Tuesday, May 24, 2011


Bugs flew around my face. The humid air was tempered only by the clouds that kept the air fairly cool. The path was basically a creek bed. An almost straight uphill shot. We were climbing Prospect mountain. A peak that would overlook the beautiful Adirondacks. I had no idea what lay ahead. Every stop we took was an opportunity for the bugs to settle around our faces, trying to bite us. But the mountain was steep and the terrain often challenging. To make it to the top was a difficult prospect—pun intended. But we persevered, each step reminded me that if I found a sure footing for just that one step, I would be ok. We clambered up rock faces, huge slabs of untextured rock. Water would trickle down it, covering it in a slimy growth that made it slippery.

Finding sure footing wasn't a sure bet. But we kept going. Each step getting me a little higher. I couldn't see where we had come from really. There was barely a trail, it was more a vague path that people may or may not have climbed before. I could not see where I was. It was a sea of trees that obscured the sky as well as the environment around me. I was stuck in the moment, trapped in my space with flies buzzing around me.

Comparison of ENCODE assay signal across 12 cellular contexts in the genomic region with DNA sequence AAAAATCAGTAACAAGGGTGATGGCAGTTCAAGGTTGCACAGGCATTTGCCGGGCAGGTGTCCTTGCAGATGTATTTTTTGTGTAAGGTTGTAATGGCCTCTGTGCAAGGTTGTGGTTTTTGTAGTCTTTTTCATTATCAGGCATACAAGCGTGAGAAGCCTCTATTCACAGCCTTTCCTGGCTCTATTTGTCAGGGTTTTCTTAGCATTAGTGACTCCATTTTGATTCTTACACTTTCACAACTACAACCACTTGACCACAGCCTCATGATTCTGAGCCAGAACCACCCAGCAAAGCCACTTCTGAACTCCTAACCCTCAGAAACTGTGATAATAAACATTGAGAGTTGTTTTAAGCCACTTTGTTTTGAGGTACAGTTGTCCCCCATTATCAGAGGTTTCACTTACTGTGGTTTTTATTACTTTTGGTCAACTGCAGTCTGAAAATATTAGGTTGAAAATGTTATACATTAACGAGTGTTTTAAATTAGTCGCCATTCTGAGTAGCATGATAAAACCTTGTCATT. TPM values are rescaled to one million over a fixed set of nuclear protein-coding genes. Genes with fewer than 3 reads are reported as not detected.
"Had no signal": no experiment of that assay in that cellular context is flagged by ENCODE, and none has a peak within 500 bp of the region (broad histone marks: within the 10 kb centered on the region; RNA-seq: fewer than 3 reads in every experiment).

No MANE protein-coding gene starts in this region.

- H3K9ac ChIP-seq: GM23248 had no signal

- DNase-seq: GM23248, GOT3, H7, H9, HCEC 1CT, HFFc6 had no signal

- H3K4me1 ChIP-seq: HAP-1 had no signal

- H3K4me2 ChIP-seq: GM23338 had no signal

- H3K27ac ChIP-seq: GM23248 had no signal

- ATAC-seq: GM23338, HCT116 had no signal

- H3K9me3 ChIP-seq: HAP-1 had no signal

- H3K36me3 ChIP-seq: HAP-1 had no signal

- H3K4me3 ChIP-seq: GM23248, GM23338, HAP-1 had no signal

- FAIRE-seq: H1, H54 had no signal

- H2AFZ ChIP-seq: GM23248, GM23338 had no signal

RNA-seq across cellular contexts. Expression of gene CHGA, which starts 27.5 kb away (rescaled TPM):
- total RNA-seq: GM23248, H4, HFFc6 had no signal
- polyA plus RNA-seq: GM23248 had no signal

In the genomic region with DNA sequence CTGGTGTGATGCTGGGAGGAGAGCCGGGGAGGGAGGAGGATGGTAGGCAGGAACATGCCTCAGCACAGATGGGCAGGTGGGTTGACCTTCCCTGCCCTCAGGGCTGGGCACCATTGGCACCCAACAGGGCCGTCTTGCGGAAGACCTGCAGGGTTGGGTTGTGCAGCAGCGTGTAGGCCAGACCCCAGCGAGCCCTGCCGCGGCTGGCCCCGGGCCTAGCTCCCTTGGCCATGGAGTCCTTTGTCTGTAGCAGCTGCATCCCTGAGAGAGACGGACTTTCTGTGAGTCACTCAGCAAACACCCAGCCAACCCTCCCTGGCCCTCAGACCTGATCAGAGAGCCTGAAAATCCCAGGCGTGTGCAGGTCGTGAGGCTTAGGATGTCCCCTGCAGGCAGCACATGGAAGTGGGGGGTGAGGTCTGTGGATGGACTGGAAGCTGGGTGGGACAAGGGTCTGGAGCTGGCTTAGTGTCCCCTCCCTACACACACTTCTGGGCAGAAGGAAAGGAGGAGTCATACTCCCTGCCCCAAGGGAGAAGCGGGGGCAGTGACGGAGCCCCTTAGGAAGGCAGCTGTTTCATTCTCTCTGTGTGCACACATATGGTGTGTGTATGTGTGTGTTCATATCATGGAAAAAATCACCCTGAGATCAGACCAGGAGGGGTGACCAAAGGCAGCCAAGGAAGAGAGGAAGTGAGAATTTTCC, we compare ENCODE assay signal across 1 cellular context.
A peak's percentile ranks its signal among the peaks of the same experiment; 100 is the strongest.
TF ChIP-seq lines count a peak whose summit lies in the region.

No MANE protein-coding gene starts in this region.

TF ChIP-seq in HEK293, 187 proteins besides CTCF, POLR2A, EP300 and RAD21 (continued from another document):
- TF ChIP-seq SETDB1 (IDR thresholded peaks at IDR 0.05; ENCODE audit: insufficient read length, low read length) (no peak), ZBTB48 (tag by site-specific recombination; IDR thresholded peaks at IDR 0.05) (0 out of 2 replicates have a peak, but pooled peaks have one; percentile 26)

I had company though. My parents and Ciera, partners in the difficult climb to the top. And a couple we met along the way. These two became our unwitting allies in the struggle to the top because they started about the same time we did and their pace was almost identical to ours. We were close to the top when Ciera and I decided to race. We got ahead a bit and thought we were almost at the top. We sat in a small clearing that gave me a glimpse of the view. A stunning landscape that stretched off into infinity. But it was obscured by trees, and I knew it wasn't the top.

We kept hiking. The flies stopped buzzing around our heads. A cool breeze hit my face. The clouds opened up a little and shed light on the path. We made it to the top. And it was beautiful. An enormous vista with 360 degrees of view. I could see most of Adirondack State Park as well as Saratoga County. All the struggle melted away. I was at the top, and enjoying it thoroughly. Eventually we had to descend, if only to climb another mountain.